By Danny O'Neil
If the NFL season is a marathon, the Seahawks need to work on their closing kick.
Seattle isn't picking up speed as it nears the finish line. At least not like you'd expect in the one offensive category that is only the most important for this team: rushing.
Marshawn Lynch has averaged 54.5 yards rushing and 3.2 yards per carry over the last four games even though the Seahawks' offensive line has returned to full strength. (AP)
Russell Okung is back at left tackle. Has been for the past four games. Same for Breno Giacomini at right tackle, and while the pass protection has improved remarkably since they came back, the rushing production has waned.
Over the first 10 games, Seattle averaged 153.4 yards rushing per game, 4.65 yards per carry. Over the last four: 110 yards per game, 3.58 per carry.
Not exactly the best time to be hosting the No. 1 rush defense in the league, which is exactly where the Cardinals rank.
We pause now to inject a little bit of perspective. This is the football equivalent of first-world problems. Call it a first-place problem, and before we get hip deep in hand-wringing, let it be stated that Seattle has rushed for more yards than every team but the Eagles while Lynch has already surpassed 1,000 yards rushing for the third consecutive season.
But on a team that has allowed a grand total of 19 yards in punt returns, made 21 consecutive field goals and is on pace to set a franchise record for fewest points allowed for the second consecutive year, penalties and these rushing "struggles" are the closest thing Seattle has to a sore spot.
"I think we're OK," coach Pete Carroll said. "We're still going to pound away at it and keep working, keep getting our numbers and attempts up there. It's just a matter of breaking one that means the difference in those stats sometimes."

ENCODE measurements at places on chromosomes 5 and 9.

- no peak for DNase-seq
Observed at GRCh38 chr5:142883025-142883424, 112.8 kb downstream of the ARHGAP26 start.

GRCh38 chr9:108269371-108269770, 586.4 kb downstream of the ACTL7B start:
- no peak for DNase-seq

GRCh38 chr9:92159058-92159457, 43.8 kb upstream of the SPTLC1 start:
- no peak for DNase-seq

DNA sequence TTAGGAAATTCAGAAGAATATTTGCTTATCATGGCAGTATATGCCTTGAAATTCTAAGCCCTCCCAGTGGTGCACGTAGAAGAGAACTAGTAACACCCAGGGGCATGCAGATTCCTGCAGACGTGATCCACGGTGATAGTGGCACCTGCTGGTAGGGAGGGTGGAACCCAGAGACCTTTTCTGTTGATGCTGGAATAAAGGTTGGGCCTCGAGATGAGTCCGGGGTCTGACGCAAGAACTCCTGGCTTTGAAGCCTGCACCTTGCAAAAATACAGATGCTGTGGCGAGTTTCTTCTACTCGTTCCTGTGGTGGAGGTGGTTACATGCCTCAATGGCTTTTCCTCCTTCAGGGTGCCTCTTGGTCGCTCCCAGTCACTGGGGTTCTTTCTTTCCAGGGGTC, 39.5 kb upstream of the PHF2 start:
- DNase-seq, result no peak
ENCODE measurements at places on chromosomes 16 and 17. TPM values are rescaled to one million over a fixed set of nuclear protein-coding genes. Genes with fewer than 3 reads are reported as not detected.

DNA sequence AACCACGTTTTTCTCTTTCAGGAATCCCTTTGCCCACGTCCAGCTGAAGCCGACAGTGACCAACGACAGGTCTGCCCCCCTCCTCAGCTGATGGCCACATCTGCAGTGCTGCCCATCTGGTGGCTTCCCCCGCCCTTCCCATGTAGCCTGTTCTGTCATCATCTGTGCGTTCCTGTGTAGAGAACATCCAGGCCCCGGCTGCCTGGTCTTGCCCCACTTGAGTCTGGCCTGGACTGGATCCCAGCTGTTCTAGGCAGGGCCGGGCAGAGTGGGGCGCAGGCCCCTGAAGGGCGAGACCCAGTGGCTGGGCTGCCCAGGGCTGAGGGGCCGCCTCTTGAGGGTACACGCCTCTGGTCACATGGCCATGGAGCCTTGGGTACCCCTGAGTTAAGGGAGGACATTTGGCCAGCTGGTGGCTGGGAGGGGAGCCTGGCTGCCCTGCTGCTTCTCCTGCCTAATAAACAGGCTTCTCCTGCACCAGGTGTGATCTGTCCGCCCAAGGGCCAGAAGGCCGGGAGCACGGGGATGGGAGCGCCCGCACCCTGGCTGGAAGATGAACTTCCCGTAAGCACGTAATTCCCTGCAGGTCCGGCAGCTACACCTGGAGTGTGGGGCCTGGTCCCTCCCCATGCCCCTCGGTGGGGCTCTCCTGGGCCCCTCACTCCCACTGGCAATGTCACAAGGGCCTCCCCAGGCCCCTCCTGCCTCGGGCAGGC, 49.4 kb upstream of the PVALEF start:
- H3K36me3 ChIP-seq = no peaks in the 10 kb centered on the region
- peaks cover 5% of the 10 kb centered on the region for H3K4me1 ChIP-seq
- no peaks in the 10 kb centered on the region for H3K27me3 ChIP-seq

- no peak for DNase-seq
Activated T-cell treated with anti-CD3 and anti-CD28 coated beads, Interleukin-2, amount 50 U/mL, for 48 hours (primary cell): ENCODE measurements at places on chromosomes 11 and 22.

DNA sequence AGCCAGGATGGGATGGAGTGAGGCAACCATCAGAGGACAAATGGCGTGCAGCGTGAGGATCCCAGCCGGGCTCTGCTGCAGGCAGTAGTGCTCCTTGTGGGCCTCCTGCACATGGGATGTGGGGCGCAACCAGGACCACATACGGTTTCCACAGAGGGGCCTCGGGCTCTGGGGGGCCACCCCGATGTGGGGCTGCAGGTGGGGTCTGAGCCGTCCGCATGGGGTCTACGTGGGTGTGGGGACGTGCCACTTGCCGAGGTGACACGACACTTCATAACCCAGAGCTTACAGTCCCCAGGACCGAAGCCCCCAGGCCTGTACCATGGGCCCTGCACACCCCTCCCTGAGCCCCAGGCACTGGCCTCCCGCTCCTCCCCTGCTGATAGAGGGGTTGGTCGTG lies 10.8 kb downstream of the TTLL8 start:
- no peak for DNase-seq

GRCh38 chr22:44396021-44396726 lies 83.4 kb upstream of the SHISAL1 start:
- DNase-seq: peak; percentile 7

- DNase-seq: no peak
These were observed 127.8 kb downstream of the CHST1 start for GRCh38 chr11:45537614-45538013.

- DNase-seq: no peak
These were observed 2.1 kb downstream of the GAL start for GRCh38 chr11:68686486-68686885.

He's not wrong about that. Two Seahawks penalties nullified rushing first downs in the game against the 49ers, one of them a 20-yard gain by Lynch.
But the running game is the foundation of Seattle's offense. Not only does it echo the physical style that Carroll wants to see from his defense, but it's what sets up the play-action pass that is such a staple in Seattle's offense.
This is hardly a secret, and for the past three weeks it's possible to see a concerted effort from defenses to stop the run above everything else, a fact that probably has been reinforced because the improved pass protection has made quarterback Russell Wilson less of a target for opposing defenses.
But that doesn't change the fundamental formula Seattle relies upon nor the importance of getting back up to speed in the ground game that is so important for everything this team does.
"Our attitude about it is right," Carroll said. "We're on it and consistent with it, so I'm fine about it. We would like to get more production and I would think that it would happen."
That's certainly the expectation. Then again, you would expect the return of the team's two starting offensive tackles would have provided the requisite giddy-up for the running game, and that hasn't been the case.